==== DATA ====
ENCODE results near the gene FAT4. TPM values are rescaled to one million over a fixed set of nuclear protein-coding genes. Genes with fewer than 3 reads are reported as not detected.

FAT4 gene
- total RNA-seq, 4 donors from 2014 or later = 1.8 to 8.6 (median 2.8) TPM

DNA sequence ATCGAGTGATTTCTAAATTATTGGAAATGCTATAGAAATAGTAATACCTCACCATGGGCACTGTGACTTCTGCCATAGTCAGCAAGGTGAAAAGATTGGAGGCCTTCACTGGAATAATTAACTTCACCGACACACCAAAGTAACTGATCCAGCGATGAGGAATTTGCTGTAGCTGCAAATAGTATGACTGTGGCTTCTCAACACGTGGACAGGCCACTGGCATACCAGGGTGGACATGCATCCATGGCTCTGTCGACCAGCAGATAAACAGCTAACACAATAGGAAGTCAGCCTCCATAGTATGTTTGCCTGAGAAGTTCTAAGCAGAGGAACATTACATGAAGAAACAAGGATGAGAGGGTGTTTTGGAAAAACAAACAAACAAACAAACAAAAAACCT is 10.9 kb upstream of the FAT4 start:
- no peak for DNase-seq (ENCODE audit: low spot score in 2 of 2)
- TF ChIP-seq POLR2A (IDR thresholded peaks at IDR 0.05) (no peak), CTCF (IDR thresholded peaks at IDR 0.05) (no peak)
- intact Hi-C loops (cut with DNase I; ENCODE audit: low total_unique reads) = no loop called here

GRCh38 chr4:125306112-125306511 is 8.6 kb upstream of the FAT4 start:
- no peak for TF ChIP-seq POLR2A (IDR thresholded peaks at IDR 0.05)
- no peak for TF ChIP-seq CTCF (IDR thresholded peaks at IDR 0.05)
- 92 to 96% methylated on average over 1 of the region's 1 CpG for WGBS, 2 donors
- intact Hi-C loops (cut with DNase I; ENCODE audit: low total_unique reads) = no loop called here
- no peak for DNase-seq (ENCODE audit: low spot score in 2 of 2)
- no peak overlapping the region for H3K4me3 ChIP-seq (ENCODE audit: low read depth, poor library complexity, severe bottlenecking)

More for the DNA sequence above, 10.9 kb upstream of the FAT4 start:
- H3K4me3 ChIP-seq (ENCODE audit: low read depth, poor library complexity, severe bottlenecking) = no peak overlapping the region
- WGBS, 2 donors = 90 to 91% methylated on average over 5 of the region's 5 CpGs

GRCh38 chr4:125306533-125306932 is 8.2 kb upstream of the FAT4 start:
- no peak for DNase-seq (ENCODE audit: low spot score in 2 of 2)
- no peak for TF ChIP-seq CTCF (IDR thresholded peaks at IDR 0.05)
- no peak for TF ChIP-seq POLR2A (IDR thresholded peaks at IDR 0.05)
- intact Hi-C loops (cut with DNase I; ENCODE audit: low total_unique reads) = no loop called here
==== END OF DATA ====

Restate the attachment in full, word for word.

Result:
ENCODE results near the gene FAT4. TPM values are rescaled to one million over a fixed set of nuclear protein-coding genes. Genes with fewer than 3 reads are reported as not detected.

FAT4 gene
- total RNA-seq, 4 donors from 2014 or later = 1.8 to 8.6 (median 2.8) TPM

DNA sequence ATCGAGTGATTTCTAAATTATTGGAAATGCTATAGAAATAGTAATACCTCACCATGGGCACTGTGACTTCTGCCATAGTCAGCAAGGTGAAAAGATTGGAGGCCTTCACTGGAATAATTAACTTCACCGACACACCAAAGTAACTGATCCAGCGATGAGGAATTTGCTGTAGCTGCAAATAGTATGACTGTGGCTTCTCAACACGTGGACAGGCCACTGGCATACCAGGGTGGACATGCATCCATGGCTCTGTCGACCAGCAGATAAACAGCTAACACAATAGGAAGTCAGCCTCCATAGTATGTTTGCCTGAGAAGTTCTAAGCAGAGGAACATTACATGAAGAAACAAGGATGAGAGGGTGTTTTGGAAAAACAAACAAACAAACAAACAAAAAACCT is 10.9 kb upstream of the FAT4 start:
- no peak for DNase-seq (ENCODE audit: low spot score in 2 of 2)
- TF ChIP-seq POLR2A (IDR thresholded peaks at IDR 0.05) (no peak), CTCF (IDR thresholded peaks at IDR 0.05) (no peak)
- intact Hi-C loops (cut with DNase I; ENCODE audit: low total_unique reads) = no loop called here

GRCh38 chr4:125306112-125306511 is 8.6 kb upstream of the FAT4 start:
- no peak for TF ChIP-seq POLR2A (IDR thresholded peaks at IDR 0.05)
- no peak for TF ChIP-seq CTCF (IDR thresholded peaks at IDR 0.05)
- 92 to 96% methylated on average over 1 of the region's 1 CpG for WGBS, 2 donors
- intact Hi-C loops (cut with DNase I; ENCODE audit: low total_unique reads) = no loop called here
- no peak for DNase-seq (ENCODE audit: low spot score in 2 of 2)
- no peak overlapping the region for H3K4me3 ChIP-seq (ENCODE audit: low read depth, poor library complexity, severe bottlenecking)

More for the DNA sequence above, 10.9 kb upstream of the FAT4 start:
- H3K4me3 ChIP-seq (ENCODE audit: low read depth, poor library complexity, severe bottlenecking) = no peak overlapping the region
- WGBS, 2 donors = 90 to 91% methylated on average over 5 of the region's 5 CpGs

GRCh38 chr4:125306533-125306932 is 8.2 kb upstream of the FAT4 start:
- no peak for DNase-seq (ENCODE audit: low spot score in 2 of 2)
- no peak for TF ChIP-seq CTCF (IDR thresholded peaks at IDR 0.05)
- no peak for TF ChIP-seq POLR2A (IDR thresholded peaks at IDR 0.05)
- intact Hi-C loops (cut with DNase I; ENCODE audit: low total_unique reads) = no loop called here